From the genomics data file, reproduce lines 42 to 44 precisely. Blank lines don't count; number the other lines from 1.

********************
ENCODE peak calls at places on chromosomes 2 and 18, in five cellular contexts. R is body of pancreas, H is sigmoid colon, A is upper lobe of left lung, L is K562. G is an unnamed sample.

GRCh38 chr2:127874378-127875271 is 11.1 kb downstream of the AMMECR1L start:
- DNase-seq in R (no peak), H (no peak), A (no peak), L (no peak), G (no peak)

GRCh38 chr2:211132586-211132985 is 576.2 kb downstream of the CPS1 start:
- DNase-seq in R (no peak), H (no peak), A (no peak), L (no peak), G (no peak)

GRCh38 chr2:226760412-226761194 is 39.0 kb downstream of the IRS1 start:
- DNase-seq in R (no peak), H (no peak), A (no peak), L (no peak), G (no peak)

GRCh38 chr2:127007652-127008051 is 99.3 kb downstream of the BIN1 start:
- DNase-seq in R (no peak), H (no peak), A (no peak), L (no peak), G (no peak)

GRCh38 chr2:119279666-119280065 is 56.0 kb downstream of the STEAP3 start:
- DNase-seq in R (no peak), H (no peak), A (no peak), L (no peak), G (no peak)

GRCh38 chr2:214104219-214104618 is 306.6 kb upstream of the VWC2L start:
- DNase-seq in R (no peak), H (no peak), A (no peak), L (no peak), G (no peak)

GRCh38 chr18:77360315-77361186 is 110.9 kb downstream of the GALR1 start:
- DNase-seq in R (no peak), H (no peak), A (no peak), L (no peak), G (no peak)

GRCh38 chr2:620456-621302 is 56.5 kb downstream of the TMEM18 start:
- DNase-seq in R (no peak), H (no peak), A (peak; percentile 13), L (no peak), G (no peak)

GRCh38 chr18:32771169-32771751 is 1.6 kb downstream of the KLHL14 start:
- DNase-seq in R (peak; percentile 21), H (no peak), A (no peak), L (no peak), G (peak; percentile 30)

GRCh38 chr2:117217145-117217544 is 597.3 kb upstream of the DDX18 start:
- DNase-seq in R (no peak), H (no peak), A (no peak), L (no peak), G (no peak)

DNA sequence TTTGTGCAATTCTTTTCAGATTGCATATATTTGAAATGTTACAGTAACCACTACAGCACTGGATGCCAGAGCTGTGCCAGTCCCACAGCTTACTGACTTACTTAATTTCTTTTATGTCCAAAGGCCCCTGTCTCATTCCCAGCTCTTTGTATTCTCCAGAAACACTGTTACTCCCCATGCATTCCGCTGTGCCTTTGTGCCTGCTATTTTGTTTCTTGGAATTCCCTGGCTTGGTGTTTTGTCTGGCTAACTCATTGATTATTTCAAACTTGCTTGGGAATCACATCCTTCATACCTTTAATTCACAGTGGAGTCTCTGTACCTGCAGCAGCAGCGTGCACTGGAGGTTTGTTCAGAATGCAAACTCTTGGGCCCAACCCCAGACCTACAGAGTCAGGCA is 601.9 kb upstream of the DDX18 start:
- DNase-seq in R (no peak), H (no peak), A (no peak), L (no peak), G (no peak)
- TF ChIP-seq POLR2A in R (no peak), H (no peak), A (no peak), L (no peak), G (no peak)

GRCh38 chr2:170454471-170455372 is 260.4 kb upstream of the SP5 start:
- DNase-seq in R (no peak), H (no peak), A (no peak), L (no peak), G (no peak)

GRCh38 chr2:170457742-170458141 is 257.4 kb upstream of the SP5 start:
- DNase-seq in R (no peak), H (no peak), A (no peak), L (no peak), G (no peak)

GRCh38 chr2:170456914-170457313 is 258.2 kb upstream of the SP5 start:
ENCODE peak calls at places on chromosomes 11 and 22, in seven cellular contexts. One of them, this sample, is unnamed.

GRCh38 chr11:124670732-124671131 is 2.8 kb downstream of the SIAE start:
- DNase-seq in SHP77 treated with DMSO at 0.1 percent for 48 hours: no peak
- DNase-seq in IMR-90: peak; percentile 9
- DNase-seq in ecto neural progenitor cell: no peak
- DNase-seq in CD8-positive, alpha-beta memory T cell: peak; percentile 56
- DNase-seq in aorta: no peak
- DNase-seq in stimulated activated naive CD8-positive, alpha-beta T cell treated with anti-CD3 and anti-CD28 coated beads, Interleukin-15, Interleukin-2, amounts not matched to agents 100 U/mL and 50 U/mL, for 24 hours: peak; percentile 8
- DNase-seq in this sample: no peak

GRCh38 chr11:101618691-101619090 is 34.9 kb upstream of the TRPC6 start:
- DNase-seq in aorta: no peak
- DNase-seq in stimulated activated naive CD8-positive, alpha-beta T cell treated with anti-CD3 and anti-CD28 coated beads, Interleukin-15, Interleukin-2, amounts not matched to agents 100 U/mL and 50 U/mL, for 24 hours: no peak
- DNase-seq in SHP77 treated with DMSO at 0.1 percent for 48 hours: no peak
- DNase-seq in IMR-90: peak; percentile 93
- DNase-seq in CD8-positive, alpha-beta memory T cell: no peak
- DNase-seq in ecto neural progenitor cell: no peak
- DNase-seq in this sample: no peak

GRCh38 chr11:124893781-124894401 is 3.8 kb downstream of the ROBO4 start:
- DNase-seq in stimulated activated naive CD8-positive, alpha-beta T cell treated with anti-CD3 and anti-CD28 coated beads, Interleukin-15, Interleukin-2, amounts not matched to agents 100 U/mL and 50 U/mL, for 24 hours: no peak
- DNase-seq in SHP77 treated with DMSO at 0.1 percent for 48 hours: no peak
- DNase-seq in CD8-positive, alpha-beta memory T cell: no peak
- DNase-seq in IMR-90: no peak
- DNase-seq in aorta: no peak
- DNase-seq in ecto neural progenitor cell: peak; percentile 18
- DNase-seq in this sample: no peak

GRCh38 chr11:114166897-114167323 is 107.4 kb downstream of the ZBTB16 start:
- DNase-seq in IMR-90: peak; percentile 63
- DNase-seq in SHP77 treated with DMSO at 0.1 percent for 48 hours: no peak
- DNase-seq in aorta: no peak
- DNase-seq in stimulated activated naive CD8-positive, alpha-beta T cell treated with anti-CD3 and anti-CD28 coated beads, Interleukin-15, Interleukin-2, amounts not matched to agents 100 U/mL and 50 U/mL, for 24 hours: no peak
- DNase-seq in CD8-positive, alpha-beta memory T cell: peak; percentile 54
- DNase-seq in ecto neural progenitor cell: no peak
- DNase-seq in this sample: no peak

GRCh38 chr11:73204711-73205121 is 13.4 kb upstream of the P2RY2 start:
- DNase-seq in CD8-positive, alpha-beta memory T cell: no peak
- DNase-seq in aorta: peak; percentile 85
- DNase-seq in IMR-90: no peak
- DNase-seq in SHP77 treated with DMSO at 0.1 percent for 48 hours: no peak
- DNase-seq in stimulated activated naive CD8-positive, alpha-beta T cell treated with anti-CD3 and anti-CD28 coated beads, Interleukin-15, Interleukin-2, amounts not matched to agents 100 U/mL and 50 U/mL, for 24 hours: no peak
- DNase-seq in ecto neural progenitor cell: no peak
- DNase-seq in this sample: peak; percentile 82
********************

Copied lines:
- DNase-seq in SHP77 treated with DMSO at 0.1 percent for 48 hours: no peak
- DNase-seq in IMR-90: peak; percentile 93
- DNase-seq in CD8-positive, alpha-beta memory T cell: no peak